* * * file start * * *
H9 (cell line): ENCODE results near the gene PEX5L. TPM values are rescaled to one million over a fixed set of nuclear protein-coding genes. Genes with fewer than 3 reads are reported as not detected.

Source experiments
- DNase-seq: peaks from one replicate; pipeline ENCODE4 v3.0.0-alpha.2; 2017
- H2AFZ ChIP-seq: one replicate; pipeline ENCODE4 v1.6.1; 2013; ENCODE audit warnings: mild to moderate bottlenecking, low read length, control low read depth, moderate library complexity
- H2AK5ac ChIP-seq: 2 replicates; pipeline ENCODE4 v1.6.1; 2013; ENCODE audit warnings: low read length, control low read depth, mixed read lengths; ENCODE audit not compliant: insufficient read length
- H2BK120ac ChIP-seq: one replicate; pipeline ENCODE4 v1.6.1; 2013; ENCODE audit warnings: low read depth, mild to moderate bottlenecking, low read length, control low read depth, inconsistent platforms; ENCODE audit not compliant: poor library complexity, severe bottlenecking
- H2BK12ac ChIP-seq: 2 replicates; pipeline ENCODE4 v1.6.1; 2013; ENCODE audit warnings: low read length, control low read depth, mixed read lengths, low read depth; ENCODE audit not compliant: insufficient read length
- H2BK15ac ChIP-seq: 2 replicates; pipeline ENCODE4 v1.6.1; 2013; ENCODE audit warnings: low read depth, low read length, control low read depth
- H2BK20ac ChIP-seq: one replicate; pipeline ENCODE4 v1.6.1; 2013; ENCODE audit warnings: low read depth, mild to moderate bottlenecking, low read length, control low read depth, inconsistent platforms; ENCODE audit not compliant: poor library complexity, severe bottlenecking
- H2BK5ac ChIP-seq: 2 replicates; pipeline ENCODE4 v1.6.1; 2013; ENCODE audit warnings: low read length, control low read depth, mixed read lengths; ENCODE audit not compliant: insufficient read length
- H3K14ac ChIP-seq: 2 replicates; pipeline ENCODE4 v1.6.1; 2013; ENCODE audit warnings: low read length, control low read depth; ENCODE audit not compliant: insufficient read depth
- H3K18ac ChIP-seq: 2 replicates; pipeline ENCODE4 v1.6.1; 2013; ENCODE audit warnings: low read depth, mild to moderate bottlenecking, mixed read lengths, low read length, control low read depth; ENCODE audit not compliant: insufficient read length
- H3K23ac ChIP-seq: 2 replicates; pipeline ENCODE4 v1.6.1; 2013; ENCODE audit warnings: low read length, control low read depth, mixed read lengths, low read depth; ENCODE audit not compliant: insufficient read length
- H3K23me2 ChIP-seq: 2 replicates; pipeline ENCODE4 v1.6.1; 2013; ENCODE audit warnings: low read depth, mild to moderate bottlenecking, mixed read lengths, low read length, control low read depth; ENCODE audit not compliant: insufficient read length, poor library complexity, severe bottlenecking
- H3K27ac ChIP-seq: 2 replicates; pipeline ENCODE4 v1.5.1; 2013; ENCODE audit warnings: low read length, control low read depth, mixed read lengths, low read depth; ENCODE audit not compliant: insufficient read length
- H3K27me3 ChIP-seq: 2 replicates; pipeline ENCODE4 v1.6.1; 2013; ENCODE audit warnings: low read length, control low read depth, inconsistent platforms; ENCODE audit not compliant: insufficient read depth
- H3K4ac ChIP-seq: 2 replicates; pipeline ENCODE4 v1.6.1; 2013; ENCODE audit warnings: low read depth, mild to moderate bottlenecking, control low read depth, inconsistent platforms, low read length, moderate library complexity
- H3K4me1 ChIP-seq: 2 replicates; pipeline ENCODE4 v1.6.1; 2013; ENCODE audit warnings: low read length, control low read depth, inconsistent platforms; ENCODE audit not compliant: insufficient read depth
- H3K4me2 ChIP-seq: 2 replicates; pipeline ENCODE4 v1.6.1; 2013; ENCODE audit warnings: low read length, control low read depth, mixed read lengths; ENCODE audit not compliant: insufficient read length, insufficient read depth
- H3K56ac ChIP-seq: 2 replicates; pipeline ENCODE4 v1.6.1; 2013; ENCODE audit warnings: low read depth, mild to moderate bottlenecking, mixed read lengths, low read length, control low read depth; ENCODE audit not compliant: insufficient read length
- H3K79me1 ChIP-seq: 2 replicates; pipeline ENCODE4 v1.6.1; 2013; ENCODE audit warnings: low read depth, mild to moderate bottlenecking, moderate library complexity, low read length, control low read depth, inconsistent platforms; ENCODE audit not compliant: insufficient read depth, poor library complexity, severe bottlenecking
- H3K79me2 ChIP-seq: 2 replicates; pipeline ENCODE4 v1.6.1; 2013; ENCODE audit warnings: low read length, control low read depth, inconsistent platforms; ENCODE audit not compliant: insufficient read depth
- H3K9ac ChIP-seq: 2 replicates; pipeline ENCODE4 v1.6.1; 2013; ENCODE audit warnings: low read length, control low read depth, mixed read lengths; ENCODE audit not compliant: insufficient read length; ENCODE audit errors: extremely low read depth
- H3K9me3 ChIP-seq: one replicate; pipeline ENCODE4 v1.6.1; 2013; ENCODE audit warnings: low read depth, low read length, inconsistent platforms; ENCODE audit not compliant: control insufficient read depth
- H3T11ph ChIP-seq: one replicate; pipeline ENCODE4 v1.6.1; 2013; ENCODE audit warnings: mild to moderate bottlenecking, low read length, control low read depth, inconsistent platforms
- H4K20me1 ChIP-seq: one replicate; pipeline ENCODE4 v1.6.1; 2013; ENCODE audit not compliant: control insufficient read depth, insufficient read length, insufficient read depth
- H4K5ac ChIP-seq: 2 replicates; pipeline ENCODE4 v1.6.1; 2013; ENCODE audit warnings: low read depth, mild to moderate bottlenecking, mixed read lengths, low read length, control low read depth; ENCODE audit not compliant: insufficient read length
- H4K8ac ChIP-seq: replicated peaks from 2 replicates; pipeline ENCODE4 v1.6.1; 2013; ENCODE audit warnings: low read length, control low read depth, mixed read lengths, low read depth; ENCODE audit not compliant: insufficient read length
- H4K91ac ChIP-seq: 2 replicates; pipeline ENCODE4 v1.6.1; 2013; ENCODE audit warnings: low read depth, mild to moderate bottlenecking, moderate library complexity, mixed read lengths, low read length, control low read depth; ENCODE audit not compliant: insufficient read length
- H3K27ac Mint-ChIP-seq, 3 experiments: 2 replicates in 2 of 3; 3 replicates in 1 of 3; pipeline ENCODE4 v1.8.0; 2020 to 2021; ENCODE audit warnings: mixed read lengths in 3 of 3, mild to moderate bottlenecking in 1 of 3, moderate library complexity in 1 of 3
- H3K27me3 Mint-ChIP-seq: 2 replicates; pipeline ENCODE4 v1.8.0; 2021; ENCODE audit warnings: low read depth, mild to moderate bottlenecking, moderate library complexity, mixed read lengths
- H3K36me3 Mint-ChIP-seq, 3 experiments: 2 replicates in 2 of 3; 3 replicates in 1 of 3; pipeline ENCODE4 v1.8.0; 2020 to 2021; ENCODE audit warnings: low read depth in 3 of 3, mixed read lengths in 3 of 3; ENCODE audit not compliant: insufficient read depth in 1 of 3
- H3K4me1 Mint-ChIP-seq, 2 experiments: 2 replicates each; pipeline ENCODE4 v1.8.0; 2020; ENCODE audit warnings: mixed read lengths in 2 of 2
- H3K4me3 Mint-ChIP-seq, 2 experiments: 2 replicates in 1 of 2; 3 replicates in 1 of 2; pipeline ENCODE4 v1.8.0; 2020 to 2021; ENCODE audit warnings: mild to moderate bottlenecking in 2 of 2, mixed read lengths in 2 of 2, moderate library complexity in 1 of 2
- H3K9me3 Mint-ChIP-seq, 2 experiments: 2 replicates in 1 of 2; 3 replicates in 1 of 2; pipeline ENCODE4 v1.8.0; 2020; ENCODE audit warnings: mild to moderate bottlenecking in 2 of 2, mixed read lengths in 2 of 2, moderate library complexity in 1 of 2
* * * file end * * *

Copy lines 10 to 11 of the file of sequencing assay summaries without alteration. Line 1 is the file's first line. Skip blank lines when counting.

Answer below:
- H2BK5ac ChIP-seq: 2 replicates; pipeline ENCODE4 v1.6.1; 2013; ENCODE audit warnings: low read length, control low read depth, mixed read lengths; ENCODE audit not compliant: insufficient read length
- H3K14ac ChIP-seq: 2 replicates; pipeline ENCODE4 v1.6.1; 2013; ENCODE audit warnings: low read length, control low read depth; ENCODE audit not compliant: insufficient read depth